There it sat, balanced on the tines of his fork that abruptly halted on the way to his mouth. Glinting, shining in the sun’s rays from the kitchen window, the tiny, round shrimp caught my eye in all its glory. Why the pause? Dragging my eyes away from that magical round of shrimp to glance at my son’s face; pensive, seeming to contemplate the food on his tines as I was.
“Yeah,” he said, “I turn 27 and all of a sudden, my wake-up farts are baritone. Just like that. Baritone…”
What? I’m supposed to offer up a bit of profound, motherly wisdom to explain away this sudden departure from his physical norm. My mind, still on the shrimp, let itself offer up a few shallow, inconsequential reasons that I rejected as far from profound or wise. ‘We’re Polish’ or ‘when you gain weight these things change’ didn’t cut it. He’s only one-quarter Polish and skinny as a rail. I failed. I said nothing.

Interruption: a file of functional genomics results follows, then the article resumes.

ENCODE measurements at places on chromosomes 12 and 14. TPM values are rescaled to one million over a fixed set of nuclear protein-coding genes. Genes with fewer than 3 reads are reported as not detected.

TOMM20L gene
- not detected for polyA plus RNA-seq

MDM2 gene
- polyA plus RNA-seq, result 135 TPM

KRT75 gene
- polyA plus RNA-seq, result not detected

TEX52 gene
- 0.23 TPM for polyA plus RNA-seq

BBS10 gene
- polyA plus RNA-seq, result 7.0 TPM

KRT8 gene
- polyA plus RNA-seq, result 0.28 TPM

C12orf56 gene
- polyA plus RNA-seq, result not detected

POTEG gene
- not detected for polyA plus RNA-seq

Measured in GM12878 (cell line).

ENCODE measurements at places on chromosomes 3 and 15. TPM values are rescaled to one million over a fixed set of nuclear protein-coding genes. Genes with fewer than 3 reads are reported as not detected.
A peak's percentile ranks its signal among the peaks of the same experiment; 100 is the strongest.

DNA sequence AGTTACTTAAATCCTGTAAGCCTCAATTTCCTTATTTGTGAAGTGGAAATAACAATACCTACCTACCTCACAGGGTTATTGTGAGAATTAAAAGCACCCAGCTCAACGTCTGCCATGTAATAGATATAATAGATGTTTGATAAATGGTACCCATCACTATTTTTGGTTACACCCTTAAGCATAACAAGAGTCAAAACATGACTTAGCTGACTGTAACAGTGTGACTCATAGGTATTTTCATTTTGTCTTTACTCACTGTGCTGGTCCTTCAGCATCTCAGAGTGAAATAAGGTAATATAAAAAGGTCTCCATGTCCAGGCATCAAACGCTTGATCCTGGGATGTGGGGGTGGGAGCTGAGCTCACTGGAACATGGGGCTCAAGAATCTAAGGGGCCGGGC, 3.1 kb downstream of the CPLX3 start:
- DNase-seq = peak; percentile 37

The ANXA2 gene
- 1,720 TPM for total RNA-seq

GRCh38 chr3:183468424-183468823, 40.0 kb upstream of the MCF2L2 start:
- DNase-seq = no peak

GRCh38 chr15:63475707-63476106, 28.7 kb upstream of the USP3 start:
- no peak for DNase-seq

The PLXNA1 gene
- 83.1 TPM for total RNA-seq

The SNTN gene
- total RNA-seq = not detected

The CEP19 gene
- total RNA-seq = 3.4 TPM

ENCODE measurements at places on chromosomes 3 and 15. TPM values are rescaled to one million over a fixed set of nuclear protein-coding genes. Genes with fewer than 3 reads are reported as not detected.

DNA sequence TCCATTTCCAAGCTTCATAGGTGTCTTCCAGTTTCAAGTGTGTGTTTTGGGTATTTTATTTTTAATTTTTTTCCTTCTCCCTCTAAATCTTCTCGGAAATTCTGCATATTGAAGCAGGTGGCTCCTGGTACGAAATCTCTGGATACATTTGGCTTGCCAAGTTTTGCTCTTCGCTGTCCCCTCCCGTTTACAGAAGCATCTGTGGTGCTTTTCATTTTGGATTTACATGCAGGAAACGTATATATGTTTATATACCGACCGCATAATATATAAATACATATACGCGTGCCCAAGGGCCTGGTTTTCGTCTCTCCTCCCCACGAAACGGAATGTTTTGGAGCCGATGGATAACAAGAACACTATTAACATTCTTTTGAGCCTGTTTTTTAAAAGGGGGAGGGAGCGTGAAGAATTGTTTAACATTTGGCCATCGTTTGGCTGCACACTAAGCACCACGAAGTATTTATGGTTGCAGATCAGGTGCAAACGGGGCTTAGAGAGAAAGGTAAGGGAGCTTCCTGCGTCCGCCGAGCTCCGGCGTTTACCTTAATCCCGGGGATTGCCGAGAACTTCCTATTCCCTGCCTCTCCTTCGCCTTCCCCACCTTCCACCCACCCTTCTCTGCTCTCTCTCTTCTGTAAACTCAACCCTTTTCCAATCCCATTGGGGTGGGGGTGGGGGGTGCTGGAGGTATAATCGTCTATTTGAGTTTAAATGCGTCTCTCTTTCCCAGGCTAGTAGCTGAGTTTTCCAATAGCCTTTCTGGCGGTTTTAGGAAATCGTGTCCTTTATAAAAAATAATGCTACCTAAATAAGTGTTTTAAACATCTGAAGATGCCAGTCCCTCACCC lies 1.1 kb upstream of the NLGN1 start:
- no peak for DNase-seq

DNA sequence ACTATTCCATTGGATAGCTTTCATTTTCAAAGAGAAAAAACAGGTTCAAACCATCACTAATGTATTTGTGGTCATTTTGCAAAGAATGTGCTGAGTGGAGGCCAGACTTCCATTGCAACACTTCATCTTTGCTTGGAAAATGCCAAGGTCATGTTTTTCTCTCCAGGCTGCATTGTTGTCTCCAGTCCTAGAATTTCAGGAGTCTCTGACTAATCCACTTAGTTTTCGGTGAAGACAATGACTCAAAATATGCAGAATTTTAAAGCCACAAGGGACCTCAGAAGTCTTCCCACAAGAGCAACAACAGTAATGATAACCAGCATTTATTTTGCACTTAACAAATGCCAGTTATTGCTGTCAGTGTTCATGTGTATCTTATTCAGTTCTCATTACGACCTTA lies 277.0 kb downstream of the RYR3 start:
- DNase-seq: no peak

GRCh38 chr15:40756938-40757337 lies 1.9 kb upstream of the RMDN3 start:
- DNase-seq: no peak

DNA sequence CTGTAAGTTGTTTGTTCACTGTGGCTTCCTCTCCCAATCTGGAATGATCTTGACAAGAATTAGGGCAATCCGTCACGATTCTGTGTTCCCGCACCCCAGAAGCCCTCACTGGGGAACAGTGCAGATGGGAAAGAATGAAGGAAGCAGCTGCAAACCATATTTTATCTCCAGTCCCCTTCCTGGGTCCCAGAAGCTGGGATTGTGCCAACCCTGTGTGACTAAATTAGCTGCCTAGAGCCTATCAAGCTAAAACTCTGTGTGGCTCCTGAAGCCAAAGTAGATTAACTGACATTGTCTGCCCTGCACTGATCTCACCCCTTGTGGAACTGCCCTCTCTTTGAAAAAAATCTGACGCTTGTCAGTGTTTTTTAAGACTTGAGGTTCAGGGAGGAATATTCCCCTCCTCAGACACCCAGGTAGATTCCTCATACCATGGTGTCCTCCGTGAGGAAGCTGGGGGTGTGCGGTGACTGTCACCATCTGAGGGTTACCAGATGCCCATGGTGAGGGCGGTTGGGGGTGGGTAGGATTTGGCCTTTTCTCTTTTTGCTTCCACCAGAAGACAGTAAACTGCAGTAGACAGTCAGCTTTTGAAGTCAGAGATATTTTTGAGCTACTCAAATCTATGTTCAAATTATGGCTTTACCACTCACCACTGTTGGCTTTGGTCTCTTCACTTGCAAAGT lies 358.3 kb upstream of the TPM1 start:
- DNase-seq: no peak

“…and they smell bad!”
In a flash, the magic was gone. That glinting, glimmering circle of shrimp completed its journey. Chomp. Chomp, chomp. Gulp. Gone. I had to say something.
“Eat anything different lately?”
I felt absolved from the need to impart wisdom and was thankful to kick my mind into some sort of working order enough to spit out that question. Talking about farts, smelly farts, at the dinner table…
Ah, free to return to the memory of that shrimp. I got to thinking: For most of my life, I’ve said I did not like shrimp. I wracked my brain, but could not remember why I didn’t like shrimp. I just never eat it.
“Hey, remind me. Next time you order shrimp, let me try one. I don’t remember why I don’t like shrimp.”
There. That was profound enough.